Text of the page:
AVR Christmas Countdown Bauble
After writing a program in Visual Basic for a Christmas countdown timer for the TV in the showroom window at work I thought it would be nifty to have a Christmas countdown timer in the Christmas tree as a bauble. This version with the seven segment displays was the first that came to mind. The idea soon formed into having an LCD, Perhaps a propeller style clock and finally to having a full colour cell phone display. I decided to make the 7-segment version first to test the code and principle and also because it was a week to go to Christmas and it would be nice to have one in the tree.
Below you can see a picture of the countdown timer on the breadboard in its prototype state.
The circuit is super simple. I use two ports on the ATMEGA16. One port is connected to all the anode segments of the displays and the other port to the common of each display. A third port is used for reading the setting buttons. All I do to turn a segment on is have a bit set high on the anode port and a bit low on the cathode port. One advantage of this method is that one can drive both common anode or common cathode 7 segment displays with only a minor software change. One disadvantage is that I am probably pushing the current limits on the cathode port as it is sinking the combined current of all the segments (if they are all lit) which does show in a slight brightness variance between say a 1 and an 8 being displayed. The Mega16 takes care of the clock routines as well. You can see the small 32.768kHz crystal sitting above the AVR. At this stage I hadn't wired up the control buttons yet, as I figured they'd be just as easy to add once I transferred it to strip board.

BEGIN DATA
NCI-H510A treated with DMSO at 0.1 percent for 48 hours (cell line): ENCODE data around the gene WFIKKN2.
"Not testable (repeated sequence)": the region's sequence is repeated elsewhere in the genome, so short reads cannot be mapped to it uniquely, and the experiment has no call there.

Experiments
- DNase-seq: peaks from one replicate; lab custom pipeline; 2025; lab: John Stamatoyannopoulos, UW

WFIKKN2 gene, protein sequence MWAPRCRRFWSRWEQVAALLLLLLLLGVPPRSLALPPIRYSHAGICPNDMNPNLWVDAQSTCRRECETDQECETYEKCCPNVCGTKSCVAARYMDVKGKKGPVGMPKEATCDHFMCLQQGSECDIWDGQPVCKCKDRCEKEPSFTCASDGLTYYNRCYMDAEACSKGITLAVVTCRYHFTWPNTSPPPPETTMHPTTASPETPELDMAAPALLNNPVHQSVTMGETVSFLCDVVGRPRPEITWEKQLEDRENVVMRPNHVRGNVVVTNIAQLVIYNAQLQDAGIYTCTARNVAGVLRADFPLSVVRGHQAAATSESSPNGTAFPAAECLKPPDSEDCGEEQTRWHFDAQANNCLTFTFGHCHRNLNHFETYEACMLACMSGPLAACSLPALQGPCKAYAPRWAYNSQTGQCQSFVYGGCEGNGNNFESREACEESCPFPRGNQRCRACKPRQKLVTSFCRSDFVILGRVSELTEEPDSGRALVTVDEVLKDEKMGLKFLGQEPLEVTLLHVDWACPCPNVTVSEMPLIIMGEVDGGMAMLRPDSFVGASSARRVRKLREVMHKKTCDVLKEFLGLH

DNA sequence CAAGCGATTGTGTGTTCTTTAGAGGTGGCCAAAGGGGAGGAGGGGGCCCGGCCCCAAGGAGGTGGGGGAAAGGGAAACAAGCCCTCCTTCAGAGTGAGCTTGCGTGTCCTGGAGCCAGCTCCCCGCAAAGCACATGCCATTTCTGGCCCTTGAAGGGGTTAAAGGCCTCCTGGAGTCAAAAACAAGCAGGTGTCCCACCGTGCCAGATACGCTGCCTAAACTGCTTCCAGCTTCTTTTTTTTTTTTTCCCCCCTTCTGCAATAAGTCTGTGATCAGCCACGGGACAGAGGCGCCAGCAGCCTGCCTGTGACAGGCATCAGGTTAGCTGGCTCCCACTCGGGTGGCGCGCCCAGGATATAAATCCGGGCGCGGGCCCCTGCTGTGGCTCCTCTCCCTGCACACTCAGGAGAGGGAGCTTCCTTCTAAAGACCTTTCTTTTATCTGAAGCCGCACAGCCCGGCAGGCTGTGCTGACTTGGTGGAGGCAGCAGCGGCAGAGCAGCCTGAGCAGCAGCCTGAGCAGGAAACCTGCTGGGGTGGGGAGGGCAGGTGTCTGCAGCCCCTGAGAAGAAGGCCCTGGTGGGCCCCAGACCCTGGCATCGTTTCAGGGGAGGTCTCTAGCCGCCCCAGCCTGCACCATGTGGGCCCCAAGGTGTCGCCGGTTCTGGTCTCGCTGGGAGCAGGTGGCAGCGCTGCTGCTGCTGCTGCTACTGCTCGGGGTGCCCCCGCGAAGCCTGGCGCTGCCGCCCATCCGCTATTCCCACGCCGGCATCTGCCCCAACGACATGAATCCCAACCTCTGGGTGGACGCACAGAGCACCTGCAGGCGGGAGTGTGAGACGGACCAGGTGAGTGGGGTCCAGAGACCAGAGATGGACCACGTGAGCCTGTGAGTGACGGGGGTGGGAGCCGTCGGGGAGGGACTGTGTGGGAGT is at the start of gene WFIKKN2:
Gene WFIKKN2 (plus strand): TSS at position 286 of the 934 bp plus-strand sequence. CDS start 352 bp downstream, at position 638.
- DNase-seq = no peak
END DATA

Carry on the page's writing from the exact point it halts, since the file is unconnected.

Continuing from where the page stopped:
A local craftshop had some clear acrylic baubles that split in two in various different sizes. I used an 80mm one for my countdown timer.
I started by making a "controller" board that has the AVR, crystal, buttons and miscellaneous parts fitted to it. I ended up assembling it onto strip board as I wanted it to work in time for Christmas and couldn't find the effort to draw up a diagram, do a board layout in Eagle and print/screen/etch and drill a proper board.
The "display" board piggy backs onto the four connectors to sit on top. Being strip board, I was a little bit limited to what I could connect up, so on the rear of this display board I have a typical "birds nest" of wires.
And the two boards assembled:
To make the display easier to read I fitted some smoked Perspex over the top.
The board is glued in place of one half and the back half just clips on. Power comes from an old 5v cell phone charger.
Here's a little video of the counter in action. It shows how on Christmas day it scrolls "Merry Christmas" all day long then come Boxing day it starts the countdown to New Years followed by a scrolling "Happy New Year" on new years day which continues until you turn it off.